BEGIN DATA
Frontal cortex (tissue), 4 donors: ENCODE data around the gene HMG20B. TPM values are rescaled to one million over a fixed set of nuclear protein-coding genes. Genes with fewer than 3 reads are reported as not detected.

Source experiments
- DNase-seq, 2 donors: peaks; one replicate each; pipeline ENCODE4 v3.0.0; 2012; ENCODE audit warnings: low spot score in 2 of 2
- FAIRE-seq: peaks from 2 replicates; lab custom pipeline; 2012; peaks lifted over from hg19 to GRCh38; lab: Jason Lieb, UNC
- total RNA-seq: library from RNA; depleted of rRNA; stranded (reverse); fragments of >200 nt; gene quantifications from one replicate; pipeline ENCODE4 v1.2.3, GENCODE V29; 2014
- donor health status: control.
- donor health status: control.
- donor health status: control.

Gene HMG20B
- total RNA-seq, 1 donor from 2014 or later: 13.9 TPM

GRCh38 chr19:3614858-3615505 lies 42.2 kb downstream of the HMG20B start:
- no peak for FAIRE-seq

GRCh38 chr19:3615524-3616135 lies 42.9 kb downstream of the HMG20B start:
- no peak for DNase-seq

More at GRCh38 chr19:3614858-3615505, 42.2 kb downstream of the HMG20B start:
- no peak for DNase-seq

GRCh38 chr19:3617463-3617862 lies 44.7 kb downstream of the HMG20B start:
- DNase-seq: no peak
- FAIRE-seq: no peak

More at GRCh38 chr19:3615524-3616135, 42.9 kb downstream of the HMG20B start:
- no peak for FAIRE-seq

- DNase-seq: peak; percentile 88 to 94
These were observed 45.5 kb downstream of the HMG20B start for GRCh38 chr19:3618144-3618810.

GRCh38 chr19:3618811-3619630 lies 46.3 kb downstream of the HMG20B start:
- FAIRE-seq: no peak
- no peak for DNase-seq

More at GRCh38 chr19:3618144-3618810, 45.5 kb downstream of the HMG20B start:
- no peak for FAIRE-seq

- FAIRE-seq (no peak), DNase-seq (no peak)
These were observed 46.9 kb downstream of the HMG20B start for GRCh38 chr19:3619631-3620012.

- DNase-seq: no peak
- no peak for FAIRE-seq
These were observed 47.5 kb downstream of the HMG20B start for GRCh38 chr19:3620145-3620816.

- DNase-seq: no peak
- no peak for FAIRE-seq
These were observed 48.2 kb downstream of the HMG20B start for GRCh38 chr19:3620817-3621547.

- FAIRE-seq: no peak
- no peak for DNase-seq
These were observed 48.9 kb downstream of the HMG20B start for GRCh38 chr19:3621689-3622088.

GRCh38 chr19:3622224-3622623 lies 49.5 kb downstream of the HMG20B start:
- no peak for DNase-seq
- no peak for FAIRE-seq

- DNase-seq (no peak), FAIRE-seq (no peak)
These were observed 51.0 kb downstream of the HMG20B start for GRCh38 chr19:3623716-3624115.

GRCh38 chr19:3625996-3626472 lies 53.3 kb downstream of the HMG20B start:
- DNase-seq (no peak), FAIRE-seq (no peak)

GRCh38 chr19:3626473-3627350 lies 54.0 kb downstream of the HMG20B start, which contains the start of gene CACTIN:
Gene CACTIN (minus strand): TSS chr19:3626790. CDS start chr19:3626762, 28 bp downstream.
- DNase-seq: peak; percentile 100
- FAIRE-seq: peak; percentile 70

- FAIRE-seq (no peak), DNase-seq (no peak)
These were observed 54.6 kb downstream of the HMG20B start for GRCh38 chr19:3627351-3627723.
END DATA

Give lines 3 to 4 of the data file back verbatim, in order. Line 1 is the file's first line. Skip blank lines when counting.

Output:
- DNase-seq, 2 donors: peaks; one replicate each; pipeline ENCODE4 v3.0.0; 2012; ENCODE audit warnings: low spot score in 2 of 2
- FAIRE-seq: peaks from 2 replicates; lab custom pipeline; 2012; peaks lifted over from hg19 to GRCh38; lab: Jason Lieb, UNC